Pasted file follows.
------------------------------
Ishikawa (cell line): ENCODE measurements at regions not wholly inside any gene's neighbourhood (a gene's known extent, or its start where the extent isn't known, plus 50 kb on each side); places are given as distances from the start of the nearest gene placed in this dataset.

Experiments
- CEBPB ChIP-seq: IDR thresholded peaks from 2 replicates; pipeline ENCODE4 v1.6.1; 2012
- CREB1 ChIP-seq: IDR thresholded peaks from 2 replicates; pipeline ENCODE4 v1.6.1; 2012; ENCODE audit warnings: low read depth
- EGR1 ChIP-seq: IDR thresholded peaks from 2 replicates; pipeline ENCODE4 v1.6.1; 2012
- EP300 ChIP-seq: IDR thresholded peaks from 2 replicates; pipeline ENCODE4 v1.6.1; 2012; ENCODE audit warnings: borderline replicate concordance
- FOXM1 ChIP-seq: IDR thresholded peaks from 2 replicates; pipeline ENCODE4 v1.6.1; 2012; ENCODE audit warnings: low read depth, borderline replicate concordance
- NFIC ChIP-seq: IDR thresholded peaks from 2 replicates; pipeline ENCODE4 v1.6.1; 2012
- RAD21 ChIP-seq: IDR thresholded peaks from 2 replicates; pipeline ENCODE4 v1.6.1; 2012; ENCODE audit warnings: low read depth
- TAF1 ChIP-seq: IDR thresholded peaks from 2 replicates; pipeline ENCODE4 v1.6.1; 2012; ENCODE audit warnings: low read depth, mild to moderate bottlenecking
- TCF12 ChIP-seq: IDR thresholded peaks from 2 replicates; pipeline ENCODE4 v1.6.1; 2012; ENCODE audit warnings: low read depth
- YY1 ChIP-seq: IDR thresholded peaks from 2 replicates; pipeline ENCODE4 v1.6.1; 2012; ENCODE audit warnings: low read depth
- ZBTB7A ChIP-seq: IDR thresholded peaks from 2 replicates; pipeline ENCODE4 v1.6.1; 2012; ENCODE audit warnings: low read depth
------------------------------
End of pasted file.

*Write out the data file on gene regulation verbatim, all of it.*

Ishikawa (cell line): ENCODE measurements at regions not wholly inside any gene's neighbourhood (a gene's known extent, or its start where the extent isn't known, plus 50 kb on each side); places are given as distances from the start of the nearest gene placed in this dataset.

Experiments
- CEBPB ChIP-seq: IDR thresholded peaks from 2 replicates; pipeline ENCODE4 v1.6.1; 2012
- CREB1 ChIP-seq: IDR thresholded peaks from 2 replicates; pipeline ENCODE4 v1.6.1; 2012; ENCODE audit warnings: low read depth
- EGR1 ChIP-seq: IDR thresholded peaks from 2 replicates; pipeline ENCODE4 v1.6.1; 2012
- EP300 ChIP-seq: IDR thresholded peaks from 2 replicates; pipeline ENCODE4 v1.6.1; 2012; ENCODE audit warnings: borderline replicate concordance
- FOXM1 ChIP-seq: IDR thresholded peaks from 2 replicates; pipeline ENCODE4 v1.6.1; 2012; ENCODE audit warnings: low read depth, borderline replicate concordance
- NFIC ChIP-seq: IDR thresholded peaks from 2 replicates; pipeline ENCODE4 v1.6.1; 2012
- RAD21 ChIP-seq: IDR thresholded peaks from 2 replicates; pipeline ENCODE4 v1.6.1; 2012; ENCODE audit warnings: low read depth
- TAF1 ChIP-seq: IDR thresholded peaks from 2 replicates; pipeline ENCODE4 v1.6.1; 2012; ENCODE audit warnings: low read depth, mild to moderate bottlenecking
- TCF12 ChIP-seq: IDR thresholded peaks from 2 replicates; pipeline ENCODE4 v1.6.1; 2012; ENCODE audit warnings: low read depth
- YY1 ChIP-seq: IDR thresholded peaks from 2 replicates; pipeline ENCODE4 v1.6.1; 2012; ENCODE audit warnings: low read depth
- ZBTB7A ChIP-seq: IDR thresholded peaks from 2 replicates; pipeline ENCODE4 v1.6.1; 2012; ENCODE audit warnings: low read depth